Lessons Learned From Grief

“I walked a mile with pleasure;

She chatted all the way;

But left me none the wiser

For all she had to say.

I walked a mile with Sorrow;

And ne’er a word said she;

But, oh! The things I learned from her

When Sorrow walked with me.”

-Robert Browning Hamilton

There comes a time in everyone’s life, sometimes multiple, when they he experiences grief, and everyone faces it so differently.

I always remember the turning point-that moment when I knew nothing would remain the same. That night almost eleven years ago when my parents sat me down at our dining room table and told me they were getting a divorce. As a ten-year old girl I reacted the same way I do now, with numbness. An outward appearance of strength that’s hiding the turmoil underneath. I remember walking through the hallways of our house and stopping  in front of every family picture we had, realizing there would be no more. All I had left were these pictures and my memories. So there I stood in front of every photograph, trying to take in every last detail as if they too would be taken away from me.

Two years later, things had settled down for the most part. We had established a routine. My sister and I spent every other weekend with my dad. We had moved to a new city, a new house and started a new school. I had just begun to adjust and find a little bit of stability with my new life, but life had different plans.

I came home one day after school and saw a message on my answering machine. I pressed play and went along unpacking my school stuff, as usual.

“Hey Natalie and Stephanie, this is your dad..”

“Where is he? There is so much background noise” I thought to myself.

“I’m at the airport right now about to board a flight. I called to say good-bye. You won’t be seeing me, maybe even hearing from me again.”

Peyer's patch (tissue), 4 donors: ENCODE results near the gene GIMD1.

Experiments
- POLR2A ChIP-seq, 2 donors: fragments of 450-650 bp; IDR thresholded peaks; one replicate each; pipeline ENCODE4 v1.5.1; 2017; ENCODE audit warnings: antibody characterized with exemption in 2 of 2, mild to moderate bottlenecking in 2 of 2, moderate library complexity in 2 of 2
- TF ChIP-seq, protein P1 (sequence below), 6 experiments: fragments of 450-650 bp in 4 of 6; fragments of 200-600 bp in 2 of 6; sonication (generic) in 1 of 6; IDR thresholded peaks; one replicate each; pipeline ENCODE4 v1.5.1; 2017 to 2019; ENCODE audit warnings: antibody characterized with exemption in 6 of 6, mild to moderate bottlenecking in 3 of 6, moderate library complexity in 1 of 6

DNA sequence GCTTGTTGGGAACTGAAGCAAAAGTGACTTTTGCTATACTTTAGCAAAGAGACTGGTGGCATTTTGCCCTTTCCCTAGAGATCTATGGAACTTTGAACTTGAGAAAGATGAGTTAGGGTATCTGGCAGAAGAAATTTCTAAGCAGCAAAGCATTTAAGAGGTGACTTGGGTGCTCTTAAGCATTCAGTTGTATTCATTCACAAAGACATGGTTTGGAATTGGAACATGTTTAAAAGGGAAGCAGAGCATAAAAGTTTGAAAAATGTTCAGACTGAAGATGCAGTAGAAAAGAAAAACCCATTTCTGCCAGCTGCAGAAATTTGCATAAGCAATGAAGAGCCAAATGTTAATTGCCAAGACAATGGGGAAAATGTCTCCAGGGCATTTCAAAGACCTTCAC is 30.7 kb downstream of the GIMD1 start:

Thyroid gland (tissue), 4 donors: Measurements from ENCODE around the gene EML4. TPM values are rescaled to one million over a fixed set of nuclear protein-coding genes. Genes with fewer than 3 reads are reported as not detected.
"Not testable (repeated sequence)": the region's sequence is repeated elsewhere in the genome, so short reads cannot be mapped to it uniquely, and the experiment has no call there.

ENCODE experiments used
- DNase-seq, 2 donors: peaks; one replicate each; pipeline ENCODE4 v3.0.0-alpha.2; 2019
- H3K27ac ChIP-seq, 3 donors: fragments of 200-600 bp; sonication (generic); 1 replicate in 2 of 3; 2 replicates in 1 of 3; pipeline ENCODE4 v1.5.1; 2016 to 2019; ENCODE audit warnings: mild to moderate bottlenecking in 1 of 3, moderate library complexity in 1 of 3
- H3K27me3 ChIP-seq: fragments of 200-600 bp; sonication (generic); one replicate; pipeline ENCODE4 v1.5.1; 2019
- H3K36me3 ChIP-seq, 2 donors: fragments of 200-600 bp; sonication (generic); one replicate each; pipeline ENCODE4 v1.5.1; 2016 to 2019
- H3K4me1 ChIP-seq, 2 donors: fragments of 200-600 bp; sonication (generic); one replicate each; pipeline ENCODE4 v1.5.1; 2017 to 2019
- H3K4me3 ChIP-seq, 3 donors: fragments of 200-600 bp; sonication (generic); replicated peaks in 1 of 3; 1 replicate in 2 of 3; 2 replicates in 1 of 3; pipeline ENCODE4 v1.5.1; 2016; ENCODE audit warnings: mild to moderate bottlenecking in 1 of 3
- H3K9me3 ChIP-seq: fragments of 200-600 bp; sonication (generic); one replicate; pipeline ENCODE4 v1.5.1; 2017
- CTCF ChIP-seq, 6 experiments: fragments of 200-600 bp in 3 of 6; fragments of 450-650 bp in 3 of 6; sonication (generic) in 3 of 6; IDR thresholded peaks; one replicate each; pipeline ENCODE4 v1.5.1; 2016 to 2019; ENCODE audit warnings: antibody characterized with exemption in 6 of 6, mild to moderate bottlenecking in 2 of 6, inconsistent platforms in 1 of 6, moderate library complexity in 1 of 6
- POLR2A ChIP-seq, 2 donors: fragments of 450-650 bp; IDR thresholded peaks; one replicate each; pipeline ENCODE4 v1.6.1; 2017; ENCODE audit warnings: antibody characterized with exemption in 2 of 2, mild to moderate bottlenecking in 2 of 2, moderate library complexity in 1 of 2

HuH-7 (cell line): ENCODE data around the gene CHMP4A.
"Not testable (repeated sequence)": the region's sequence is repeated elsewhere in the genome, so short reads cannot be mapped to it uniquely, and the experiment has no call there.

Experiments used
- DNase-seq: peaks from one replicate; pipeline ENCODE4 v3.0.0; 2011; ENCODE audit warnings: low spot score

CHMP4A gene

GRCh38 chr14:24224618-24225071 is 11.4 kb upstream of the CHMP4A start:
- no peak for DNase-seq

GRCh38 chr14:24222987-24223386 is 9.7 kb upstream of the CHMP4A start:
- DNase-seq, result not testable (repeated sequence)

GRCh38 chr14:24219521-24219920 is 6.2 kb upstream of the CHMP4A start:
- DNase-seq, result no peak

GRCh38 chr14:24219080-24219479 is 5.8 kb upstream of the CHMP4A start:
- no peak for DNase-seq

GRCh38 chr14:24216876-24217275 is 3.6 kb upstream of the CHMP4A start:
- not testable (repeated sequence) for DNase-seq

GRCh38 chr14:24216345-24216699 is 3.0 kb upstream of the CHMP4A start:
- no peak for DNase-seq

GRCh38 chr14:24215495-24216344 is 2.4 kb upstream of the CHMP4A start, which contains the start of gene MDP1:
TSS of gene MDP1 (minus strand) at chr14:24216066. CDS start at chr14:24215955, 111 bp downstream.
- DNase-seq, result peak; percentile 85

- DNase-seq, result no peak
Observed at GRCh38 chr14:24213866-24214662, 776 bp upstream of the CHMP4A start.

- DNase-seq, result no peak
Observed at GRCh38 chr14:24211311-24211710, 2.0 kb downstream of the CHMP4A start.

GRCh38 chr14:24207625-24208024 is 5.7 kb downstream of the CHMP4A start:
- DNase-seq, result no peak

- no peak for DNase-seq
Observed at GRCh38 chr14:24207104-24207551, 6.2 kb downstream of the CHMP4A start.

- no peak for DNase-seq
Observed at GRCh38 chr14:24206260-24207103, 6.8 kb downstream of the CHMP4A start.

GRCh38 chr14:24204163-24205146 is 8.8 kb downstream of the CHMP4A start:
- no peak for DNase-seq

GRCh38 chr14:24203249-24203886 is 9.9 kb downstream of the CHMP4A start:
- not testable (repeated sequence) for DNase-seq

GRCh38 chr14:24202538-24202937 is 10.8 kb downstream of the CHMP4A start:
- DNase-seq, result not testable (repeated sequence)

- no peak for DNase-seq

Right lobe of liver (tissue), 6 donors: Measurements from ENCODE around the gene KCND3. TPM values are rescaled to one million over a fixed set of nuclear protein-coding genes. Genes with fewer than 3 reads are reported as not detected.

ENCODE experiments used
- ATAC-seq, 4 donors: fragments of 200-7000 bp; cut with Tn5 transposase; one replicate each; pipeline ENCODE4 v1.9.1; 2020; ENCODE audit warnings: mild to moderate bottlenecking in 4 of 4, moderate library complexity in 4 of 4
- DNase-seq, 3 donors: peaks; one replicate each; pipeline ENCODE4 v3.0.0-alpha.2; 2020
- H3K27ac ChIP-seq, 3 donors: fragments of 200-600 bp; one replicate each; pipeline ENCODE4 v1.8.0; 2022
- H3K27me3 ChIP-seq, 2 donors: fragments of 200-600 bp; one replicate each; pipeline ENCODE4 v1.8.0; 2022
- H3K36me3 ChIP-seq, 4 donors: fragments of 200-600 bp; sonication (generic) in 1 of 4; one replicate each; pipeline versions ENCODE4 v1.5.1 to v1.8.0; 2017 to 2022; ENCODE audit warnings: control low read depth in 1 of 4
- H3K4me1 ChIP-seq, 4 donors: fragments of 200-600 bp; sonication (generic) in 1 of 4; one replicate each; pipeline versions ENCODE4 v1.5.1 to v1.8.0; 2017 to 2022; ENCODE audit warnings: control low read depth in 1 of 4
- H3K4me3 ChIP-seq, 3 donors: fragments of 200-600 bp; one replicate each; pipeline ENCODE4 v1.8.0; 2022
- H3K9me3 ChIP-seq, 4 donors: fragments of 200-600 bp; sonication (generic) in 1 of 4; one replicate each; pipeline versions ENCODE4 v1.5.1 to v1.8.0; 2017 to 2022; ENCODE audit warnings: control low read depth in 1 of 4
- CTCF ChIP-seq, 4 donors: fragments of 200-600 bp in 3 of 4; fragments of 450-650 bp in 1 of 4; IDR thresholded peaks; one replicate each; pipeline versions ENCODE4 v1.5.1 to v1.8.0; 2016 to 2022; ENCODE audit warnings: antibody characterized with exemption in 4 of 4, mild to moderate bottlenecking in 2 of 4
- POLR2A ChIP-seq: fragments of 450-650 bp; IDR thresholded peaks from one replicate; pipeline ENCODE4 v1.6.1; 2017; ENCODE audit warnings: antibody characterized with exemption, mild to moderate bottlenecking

“I’m boarding now, but..”


“I love you.”


I vividly remember leaning against the counter and sliding down to the floor and just bawling. I kept telling myself that I should’ve made it home sooner; if I had taken that shortcut, I could’ve talked him out of it. I could’ve…said good bye. Everything inside of me was shaking, and everything around me was spinning. I grabbed the counter and unsteadily pulled myself off the floor only to fall right back down and continue crying.

That was nine years ago. I never did see him again. Even though he wasn’t taken away from me, the fact that he chose to leave didn’t make the grief any less real. Grief is grief.

“Moving on” wasn’t an easy process either. I had my fallbacks. I felt abandoned. I remember the day of my high school graduation. I looked around the room  hoping to see him there. I sent invitations to his side of the family in hopes they would let him know about it. He never came. I held onto my phone all day, waiting for a call. He never called. I was definitely hurt, but as I looked into the crowd and saw those two rows of people that love and care for me; I felt that I was gonna be okay. There was people here who did care for me, and they mattered.

Everyone grieves, but we can’t stay there. We have to move forward. I heard that my father remarried and started a family. I am a chapter in his life, just as he’s a chapter in mine.

I faced some grievous news this week. Once again, I felt like my world was shaken. I’ve learned that God sometimes chooses to use times of sorrow and grief to remind us that only He can provide true stability and security.

“Put not your trust in princes, nor in the son of man, in whom there is no help…Happy is he that hath the God of Jacob for his help, whose hope is in the Lord his God.” Psalm 146: 3 & 5